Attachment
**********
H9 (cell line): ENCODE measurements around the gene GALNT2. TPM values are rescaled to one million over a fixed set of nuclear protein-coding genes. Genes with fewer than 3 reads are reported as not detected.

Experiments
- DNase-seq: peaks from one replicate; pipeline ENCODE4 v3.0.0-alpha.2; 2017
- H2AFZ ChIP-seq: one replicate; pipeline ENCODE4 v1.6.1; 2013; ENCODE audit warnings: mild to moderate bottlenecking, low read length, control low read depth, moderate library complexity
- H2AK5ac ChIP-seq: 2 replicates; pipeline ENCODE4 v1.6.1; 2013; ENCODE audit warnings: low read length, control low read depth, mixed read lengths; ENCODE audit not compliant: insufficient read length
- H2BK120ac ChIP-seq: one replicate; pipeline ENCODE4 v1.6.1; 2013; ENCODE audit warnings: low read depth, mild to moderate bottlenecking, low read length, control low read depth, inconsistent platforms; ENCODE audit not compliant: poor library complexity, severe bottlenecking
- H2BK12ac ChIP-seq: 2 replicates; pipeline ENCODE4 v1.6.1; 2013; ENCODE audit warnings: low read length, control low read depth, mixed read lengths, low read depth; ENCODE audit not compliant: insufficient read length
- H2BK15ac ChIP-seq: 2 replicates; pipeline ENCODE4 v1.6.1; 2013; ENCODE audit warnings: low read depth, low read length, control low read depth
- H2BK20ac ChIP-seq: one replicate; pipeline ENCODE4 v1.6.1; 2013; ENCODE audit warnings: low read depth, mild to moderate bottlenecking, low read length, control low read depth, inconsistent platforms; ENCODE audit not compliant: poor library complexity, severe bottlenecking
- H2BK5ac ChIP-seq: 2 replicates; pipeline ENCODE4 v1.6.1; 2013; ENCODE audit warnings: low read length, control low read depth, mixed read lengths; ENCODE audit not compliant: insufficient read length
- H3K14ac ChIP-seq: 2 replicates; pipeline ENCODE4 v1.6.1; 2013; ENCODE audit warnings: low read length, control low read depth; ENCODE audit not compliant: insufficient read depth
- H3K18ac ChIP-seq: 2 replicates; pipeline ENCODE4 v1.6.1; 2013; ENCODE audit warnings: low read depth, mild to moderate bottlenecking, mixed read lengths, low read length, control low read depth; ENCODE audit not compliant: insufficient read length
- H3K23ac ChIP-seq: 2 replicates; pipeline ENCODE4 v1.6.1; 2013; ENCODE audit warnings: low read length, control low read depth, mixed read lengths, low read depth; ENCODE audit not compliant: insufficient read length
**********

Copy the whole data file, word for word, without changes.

H9 (cell line): ENCODE measurements around the gene GALNT2. TPM values are rescaled to one million over a fixed set of nuclear protein-coding genes. Genes with fewer than 3 reads are reported as not detected.

Experiments
- DNase-seq: peaks from one replicate; pipeline ENCODE4 v3.0.0-alpha.2; 2017
- H2AFZ ChIP-seq: one replicate; pipeline ENCODE4 v1.6.1; 2013; ENCODE audit warnings: mild to moderate bottlenecking, low read length, control low read depth, moderate library complexity
- H2AK5ac ChIP-seq: 2 replicates; pipeline ENCODE4 v1.6.1; 2013; ENCODE audit warnings: low read length, control low read depth, mixed read lengths; ENCODE audit not compliant: insufficient read length
- H2BK120ac ChIP-seq: one replicate; pipeline ENCODE4 v1.6.1; 2013; ENCODE audit warnings: low read depth, mild to moderate bottlenecking, low read length, control low read depth, inconsistent platforms; ENCODE audit not compliant: poor library complexity, severe bottlenecking
- H2BK12ac ChIP-seq: 2 replicates; pipeline ENCODE4 v1.6.1; 2013; ENCODE audit warnings: low read length, control low read depth, mixed read lengths, low read depth; ENCODE audit not compliant: insufficient read length
- H2BK15ac ChIP-seq: 2 replicates; pipeline ENCODE4 v1.6.1; 2013; ENCODE audit warnings: low read depth, low read length, control low read depth
- H2BK20ac ChIP-seq: one replicate; pipeline ENCODE4 v1.6.1; 2013; ENCODE audit warnings: low read depth, mild to moderate bottlenecking, low read length, control low read depth, inconsistent platforms; ENCODE audit not compliant: poor library complexity, severe bottlenecking
- H2BK5ac ChIP-seq: 2 replicates; pipeline ENCODE4 v1.6.1; 2013; ENCODE audit warnings: low read length, control low read depth, mixed read lengths; ENCODE audit not compliant: insufficient read length
- H3K14ac ChIP-seq: 2 replicates; pipeline ENCODE4 v1.6.1; 2013; ENCODE audit warnings: low read length, control low read depth; ENCODE audit not compliant: insufficient read depth
- H3K18ac ChIP-seq: 2 replicates; pipeline ENCODE4 v1.6.1; 2013; ENCODE audit warnings: low read depth, mild to moderate bottlenecking, mixed read lengths, low read length, control low read depth; ENCODE audit not compliant: insufficient read length
- H3K23ac ChIP-seq: 2 replicates; pipeline ENCODE4 v1.6.1; 2013; ENCODE audit warnings: low read length, control low read depth, mixed read lengths, low read depth; ENCODE audit not compliant: insufficient read length